2011.09.12 – Maine Visitors

Lest you think from the last post that Maine is all work and no play, this post is dedicated to the many friends who have come to visit over the last few months. And though they have been ever helpful on boat projects, they’ve been equally supportive in getting me off the boat for some Maine adventures. Speaking of boat work, she’s coming along extremely well and I promise to have some more pictures up soon!

In late July my friend Eugenia (a former colleague at NASA and partner in California desert adventures) and her friends Adri and Brittany headed out on a road trip from DC with destination: Maine. We spent a day exploring the Rockland area, then went down-east along the coast for a day of hiking and climbing in Acadia National Park, and finally inland for some hiking in Baxter State Park.

Eugenia, yours truly, Brittany, Adri and a guy wearing an orange jacket at the Owl's Head Light.

Eugenia, yours truly, Brittany, Adri and a guy wearing an orange jacket at the Owl's Head Light.

Adri, Brittany, and Eugenia at Birch Point Beach State Park.

Adri, Brittany, and Eugenia at Birch Point Beach State Park.

The Camel posing at the entrance to Acadia National Park.

The Camel posing at the entrance to Acadia National Park.

Working our way up the Precipice trail (more of a climb really).

Working our way up the Precipice trail (more of a climb really).

Good visibility after climbing through morning fog.

Good visibility after climbing through morning fog.

I think this is Eugenia's "Enough already with the damn pictures!" look.

I think this is Eugenia's "Enough already with the damn pictures!" look.

Brittany, Eugenia, Adri and I pose next to the "Caution: Climbing the Precipice may kill you!" sign.

Brittany, Eugenia, Adri and I pose next to the "Caution: Climbing the Precipice may kill you!" sign.

On the summit of Champlain Mountain (1,058') after scaling the Precipice.

On the summit of Champlain Mountain (1,058') after scaling the Precipice.

The following pics illustrate Eugenia’s somewhat mischievous sense of humor as well as my incompetence at acrobatics. I should have learned the first time on the floor of Death Valley in 2010 that A) I am not skilled at doing hand stands, B) hard, rough surfaces are not the place to learn, and C) Eugenia finds both A & B immensely amusing.

An extremely short lived handstand 286' below sea level on the salt beds of Death Valley. (Photo by Eugenia)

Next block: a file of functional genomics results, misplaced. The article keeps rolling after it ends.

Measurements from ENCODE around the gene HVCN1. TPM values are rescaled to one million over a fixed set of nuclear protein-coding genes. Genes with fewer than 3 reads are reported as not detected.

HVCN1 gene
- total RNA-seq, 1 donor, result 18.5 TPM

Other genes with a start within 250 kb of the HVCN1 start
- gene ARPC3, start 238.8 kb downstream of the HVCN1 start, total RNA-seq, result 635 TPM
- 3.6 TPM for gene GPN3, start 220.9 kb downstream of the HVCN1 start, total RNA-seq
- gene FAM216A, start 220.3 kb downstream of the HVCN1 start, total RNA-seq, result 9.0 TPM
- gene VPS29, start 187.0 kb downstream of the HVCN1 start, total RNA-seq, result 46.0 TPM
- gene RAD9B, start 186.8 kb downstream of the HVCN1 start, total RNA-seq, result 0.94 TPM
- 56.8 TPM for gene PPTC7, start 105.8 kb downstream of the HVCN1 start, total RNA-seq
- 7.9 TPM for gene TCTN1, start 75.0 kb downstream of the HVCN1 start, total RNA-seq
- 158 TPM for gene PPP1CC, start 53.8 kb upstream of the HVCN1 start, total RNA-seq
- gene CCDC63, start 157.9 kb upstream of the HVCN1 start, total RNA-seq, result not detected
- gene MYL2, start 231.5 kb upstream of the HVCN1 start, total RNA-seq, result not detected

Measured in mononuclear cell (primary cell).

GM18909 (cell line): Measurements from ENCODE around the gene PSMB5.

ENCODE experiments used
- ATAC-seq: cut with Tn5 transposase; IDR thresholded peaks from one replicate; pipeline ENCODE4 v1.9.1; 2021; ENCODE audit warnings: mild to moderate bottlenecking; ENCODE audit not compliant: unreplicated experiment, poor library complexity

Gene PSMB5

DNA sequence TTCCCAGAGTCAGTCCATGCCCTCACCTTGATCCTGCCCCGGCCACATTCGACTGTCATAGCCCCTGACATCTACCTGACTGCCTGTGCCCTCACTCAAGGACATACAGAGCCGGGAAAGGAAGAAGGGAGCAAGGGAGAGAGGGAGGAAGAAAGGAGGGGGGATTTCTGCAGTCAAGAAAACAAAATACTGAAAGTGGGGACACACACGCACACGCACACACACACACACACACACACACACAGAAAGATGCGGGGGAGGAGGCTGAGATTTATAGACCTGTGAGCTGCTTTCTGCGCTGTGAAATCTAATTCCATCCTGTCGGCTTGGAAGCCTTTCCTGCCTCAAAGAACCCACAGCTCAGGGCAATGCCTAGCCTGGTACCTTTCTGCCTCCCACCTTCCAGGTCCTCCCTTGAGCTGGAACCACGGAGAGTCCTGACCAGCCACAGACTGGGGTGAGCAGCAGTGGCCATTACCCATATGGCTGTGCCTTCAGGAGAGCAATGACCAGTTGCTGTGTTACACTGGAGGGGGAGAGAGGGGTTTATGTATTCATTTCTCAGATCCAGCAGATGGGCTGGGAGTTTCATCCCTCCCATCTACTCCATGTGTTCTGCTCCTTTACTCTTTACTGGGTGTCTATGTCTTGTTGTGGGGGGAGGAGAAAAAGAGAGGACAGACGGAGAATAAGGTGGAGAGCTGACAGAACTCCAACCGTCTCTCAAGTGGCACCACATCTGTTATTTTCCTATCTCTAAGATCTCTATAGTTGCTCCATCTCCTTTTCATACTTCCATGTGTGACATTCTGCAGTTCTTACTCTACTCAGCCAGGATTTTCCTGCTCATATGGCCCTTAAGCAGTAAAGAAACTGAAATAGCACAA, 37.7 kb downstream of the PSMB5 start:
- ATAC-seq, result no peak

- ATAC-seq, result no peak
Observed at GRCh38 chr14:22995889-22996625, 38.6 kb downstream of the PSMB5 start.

An extremely short lived handstand 286' below sea level on the salt beds of Death Valley. (Photo by Eugenia)

A similarly brief handstand on the summit of Champlain Mountain. I think the dog is confused. (Photo by Eugenia)

A similarly brief handstand on the summit of Champlain Mountain. I think the dog is confused. (Photo by Eugenia)

Brittany vs. the boulder.

Brittany vs. the boulder.

The Atlantic Ocean viewed from the summit of Cadillac Mountain (1,530') in Acadia National Park. - Composite Image.

The Atlantic Ocean viewed from the summit of Cadillac Mountain (1,530') in Acadia National Park. - Composite Image.

Katahdin Stream Falls in Baxter State Park, ME.

Katahdin Stream Falls in Baxter State Park, ME.

Looking out over Baxter State Park from the slopes of Mount Katahdin. - Composite Image

Looking out over Baxter State Park from the slopes of Mount Katahdin. - Composite Image

Dear friends Mike and Carrie who live nearby also make frequent visits for lunch, boat moral support, or some local activity. Early on we visited the Owl’s Head Transportation Museum, which has an amazing collection of restored airplanes dating back to 1903, most of which are still actively flown!

A 1917 French Nieuport 28 C.1 at the Owl's Head Transportation Museum.

A 1917 French Nieuport 28 C.1 at the Owl's Head Transportation Museum.

Majestic schooners at the Camden Windjammer Festival.

Majestic schooners at the Camden Windjammer Festival.

Next to visit were friends Nicolas, Anna, and Santiago by boat. As captain of a 77′ Swan, Nicolas found himself in the Maine area for over a month. It turned out that our boats were relatively close so we spent many hours working on our boats together or commiserating with each other about boat frustrations over coffee or beers. His enthusiasm helped on many a discouraging day and he was always quick to pick up a grinder and assist in my war against decaying deck paint.

Nicolas and I trying to look tough enough to tackle some more grinding on deck.

Nicolas and I trying to look tough enough to tackle some more grinding on deck.

Longing a bit for the hectic anonymity of the city, somewhere in here was also a quick solo overnight trip by Camel to Boston for a KMFDM concert at the Royale. Great show, and a beautiful foggy sunrise on the way home.

Heading into the belly of the beast, Boston, MA.

Heading into the belly of the beast, Boston, MA.

KMFDM making a lot of noise at the Royale.

KMFDM making a lot of noise at the Royale.

Morning fog over Bath Ironworks in Bath, ME.

Morning fog over Bath Ironworks in Bath, ME.